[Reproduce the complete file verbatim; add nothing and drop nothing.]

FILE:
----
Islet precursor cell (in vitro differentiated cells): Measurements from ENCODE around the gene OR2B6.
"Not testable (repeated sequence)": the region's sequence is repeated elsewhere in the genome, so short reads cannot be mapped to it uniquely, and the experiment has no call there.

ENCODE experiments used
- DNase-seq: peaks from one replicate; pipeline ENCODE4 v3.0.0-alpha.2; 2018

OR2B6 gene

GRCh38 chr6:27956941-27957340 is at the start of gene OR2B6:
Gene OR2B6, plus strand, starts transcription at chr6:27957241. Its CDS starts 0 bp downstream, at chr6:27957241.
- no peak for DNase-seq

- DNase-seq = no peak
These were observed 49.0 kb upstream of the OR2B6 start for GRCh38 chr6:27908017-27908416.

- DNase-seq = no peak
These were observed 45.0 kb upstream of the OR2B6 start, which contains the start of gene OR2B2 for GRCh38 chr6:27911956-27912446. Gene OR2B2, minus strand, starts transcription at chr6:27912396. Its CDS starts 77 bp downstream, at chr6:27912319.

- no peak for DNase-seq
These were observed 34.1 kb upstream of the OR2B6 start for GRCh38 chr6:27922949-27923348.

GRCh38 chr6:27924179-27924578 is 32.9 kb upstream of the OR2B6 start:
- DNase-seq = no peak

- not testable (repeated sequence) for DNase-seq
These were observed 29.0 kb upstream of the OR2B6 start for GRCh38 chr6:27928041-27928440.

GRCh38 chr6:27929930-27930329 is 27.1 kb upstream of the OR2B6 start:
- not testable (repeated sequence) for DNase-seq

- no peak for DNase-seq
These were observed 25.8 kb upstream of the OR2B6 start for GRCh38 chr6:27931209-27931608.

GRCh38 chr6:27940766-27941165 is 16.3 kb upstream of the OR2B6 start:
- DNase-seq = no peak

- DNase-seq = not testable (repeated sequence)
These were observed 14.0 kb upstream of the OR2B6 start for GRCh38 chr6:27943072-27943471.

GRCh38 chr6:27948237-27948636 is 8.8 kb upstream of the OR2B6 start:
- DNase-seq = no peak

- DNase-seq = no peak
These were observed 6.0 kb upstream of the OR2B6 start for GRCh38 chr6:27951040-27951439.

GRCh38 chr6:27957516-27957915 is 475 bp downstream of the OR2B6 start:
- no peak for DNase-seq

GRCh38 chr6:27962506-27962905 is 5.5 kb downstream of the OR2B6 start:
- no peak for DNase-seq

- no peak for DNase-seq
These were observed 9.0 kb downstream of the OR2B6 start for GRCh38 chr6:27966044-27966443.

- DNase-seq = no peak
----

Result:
Islet precursor cell (in vitro differentiated cells): Measurements from ENCODE around the gene OR2B6.
"Not testable (repeated sequence)": the region's sequence is repeated elsewhere in the genome, so short reads cannot be mapped to it uniquely, and the experiment has no call there.

ENCODE experiments used
- DNase-seq: peaks from one replicate; pipeline ENCODE4 v3.0.0-alpha.2; 2018

OR2B6 gene

GRCh38 chr6:27956941-27957340 is at the start of gene OR2B6:
Gene OR2B6, plus strand, starts transcription at chr6:27957241. Its CDS starts 0 bp downstream, at chr6:27957241.
- no peak for DNase-seq

- DNase-seq = no peak
These were observed 49.0 kb upstream of the OR2B6 start for GRCh38 chr6:27908017-27908416.

- DNase-seq = no peak
These were observed 45.0 kb upstream of the OR2B6 start, which contains the start of gene OR2B2 for GRCh38 chr6:27911956-27912446. Gene OR2B2, minus strand, starts transcription at chr6:27912396. Its CDS starts 77 bp downstream, at chr6:27912319.

- no peak for DNase-seq
These were observed 34.1 kb upstream of the OR2B6 start for GRCh38 chr6:27922949-27923348.

GRCh38 chr6:27924179-27924578 is 32.9 kb upstream of the OR2B6 start:
- DNase-seq = no peak

- not testable (repeated sequence) for DNase-seq
These were observed 29.0 kb upstream of the OR2B6 start for GRCh38 chr6:27928041-27928440.

GRCh38 chr6:27929930-27930329 is 27.1 kb upstream of the OR2B6 start:
- not testable (repeated sequence) for DNase-seq

- no peak for DNase-seq
These were observed 25.8 kb upstream of the OR2B6 start for GRCh38 chr6:27931209-27931608.

GRCh38 chr6:27940766-27941165 is 16.3 kb upstream of the OR2B6 start:
- DNase-seq = no peak

- DNase-seq = not testable (repeated sequence)
These were observed 14.0 kb upstream of the OR2B6 start for GRCh38 chr6:27943072-27943471.

GRCh38 chr6:27948237-27948636 is 8.8 kb upstream of the OR2B6 start:
- DNase-seq = no peak

- DNase-seq = no peak
These were observed 6.0 kb upstream of the OR2B6 start for GRCh38 chr6:27951040-27951439.

GRCh38 chr6:27957516-27957915 is 475 bp downstream of the OR2B6 start:
- no peak for DNase-seq

GRCh38 chr6:27962506-27962905 is 5.5 kb downstream of the OR2B6 start:
- no peak for DNase-seq

- no peak for DNase-seq
These were observed 9.0 kb downstream of the OR2B6 start for GRCh38 chr6:27966044-27966443.

- DNase-seq = no peak